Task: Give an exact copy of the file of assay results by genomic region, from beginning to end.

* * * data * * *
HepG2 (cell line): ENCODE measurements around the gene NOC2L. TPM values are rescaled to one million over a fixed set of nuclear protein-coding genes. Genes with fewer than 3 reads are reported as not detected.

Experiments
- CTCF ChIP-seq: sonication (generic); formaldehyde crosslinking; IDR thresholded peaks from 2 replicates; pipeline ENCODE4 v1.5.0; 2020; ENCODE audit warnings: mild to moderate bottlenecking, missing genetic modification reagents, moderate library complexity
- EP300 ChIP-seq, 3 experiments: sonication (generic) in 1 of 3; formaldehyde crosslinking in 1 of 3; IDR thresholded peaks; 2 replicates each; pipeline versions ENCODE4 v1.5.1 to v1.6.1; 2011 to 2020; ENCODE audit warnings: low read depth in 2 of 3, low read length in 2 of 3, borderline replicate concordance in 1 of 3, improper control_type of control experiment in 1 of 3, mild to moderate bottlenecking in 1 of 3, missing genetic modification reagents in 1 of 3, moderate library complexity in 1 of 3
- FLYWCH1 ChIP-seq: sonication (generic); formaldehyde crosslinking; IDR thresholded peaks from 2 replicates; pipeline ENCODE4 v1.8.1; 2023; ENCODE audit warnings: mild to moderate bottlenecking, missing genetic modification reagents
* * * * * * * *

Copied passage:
HepG2 (cell line): ENCODE measurements around the gene NOC2L. TPM values are rescaled to one million over a fixed set of nuclear protein-coding genes. Genes with fewer than 3 reads are reported as not detected.

Experiments
- CTCF ChIP-seq: sonication (generic); formaldehyde crosslinking; IDR thresholded peaks from 2 replicates; pipeline ENCODE4 v1.5.0; 2020; ENCODE audit warnings: mild to moderate bottlenecking, missing genetic modification reagents, moderate library complexity
- EP300 ChIP-seq, 3 experiments: sonication (generic) in 1 of 3; formaldehyde crosslinking in 1 of 3; IDR thresholded peaks; 2 replicates each; pipeline versions ENCODE4 v1.5.1 to v1.6.1; 2011 to 2020; ENCODE audit warnings: low read depth in 2 of 3, low read length in 2 of 3, borderline replicate concordance in 1 of 3, improper control_type of control experiment in 1 of 3, mild to moderate bottlenecking in 1 of 3, missing genetic modification reagents in 1 of 3, moderate library complexity in 1 of 3
- FLYWCH1 ChIP-seq: sonication (generic); formaldehyde crosslinking; IDR thresholded peaks from 2 replicates; pipeline ENCODE4 v1.8.1; 2023; ENCODE audit warnings: mild to moderate bottlenecking, missing genetic modification reagents